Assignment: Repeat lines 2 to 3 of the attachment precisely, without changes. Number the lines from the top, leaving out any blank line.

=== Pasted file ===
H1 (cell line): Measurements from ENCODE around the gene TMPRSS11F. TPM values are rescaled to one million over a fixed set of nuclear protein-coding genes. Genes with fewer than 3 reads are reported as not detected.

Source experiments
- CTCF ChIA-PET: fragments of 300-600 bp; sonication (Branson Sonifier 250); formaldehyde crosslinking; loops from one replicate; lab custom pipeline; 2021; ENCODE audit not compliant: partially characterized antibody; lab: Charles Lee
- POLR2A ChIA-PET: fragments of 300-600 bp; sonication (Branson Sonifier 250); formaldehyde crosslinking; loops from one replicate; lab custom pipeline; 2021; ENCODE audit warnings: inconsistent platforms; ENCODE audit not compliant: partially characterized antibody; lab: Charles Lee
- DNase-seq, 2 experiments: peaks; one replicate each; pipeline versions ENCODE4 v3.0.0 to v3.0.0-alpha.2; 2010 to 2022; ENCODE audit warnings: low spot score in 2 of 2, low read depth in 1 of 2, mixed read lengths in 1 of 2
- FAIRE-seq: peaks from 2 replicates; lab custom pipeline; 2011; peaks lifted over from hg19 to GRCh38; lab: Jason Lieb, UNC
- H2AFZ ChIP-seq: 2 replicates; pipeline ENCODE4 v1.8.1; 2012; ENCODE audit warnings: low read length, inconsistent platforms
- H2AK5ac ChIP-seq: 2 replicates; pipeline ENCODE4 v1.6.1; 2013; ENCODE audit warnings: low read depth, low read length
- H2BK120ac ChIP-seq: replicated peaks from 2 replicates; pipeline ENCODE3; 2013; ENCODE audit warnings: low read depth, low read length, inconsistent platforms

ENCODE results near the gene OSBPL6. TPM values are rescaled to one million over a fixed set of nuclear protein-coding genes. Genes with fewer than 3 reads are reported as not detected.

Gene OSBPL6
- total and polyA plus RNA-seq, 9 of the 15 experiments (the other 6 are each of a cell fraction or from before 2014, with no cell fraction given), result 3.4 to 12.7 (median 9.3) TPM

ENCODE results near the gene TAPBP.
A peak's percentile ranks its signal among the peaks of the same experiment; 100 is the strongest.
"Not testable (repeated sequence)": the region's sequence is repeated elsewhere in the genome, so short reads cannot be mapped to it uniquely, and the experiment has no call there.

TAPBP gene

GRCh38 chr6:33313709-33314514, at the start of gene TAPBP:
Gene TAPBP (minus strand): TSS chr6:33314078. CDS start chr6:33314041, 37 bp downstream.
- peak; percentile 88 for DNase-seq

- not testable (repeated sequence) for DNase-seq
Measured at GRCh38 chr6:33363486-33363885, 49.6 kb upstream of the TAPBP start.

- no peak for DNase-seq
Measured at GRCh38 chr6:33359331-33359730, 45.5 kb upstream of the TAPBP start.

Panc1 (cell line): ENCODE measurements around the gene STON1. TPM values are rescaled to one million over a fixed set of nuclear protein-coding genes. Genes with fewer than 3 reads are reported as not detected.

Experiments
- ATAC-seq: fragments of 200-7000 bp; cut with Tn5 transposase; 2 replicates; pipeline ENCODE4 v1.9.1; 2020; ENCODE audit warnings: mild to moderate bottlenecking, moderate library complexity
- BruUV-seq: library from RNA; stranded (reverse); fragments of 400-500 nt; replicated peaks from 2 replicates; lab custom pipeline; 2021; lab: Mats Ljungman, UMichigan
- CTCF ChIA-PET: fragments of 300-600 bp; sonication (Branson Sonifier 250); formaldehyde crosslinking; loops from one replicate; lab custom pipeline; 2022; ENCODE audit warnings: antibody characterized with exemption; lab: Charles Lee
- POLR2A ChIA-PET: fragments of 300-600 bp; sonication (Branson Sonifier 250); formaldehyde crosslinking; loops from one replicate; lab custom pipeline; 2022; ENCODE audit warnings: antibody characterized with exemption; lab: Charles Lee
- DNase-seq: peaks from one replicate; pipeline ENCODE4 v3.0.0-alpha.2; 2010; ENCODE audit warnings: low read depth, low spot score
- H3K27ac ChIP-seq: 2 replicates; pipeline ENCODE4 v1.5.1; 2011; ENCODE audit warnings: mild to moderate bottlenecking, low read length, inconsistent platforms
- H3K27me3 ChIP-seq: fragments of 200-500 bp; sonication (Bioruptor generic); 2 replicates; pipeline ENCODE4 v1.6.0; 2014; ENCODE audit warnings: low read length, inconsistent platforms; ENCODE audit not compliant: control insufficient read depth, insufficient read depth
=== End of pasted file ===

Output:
Source experiments
- CTCF ChIA-PET: fragments of 300-600 bp; sonication (Branson Sonifier 250); formaldehyde crosslinking; loops from one replicate; lab custom pipeline; 2021; ENCODE audit not compliant: partially characterized antibody; lab: Charles Lee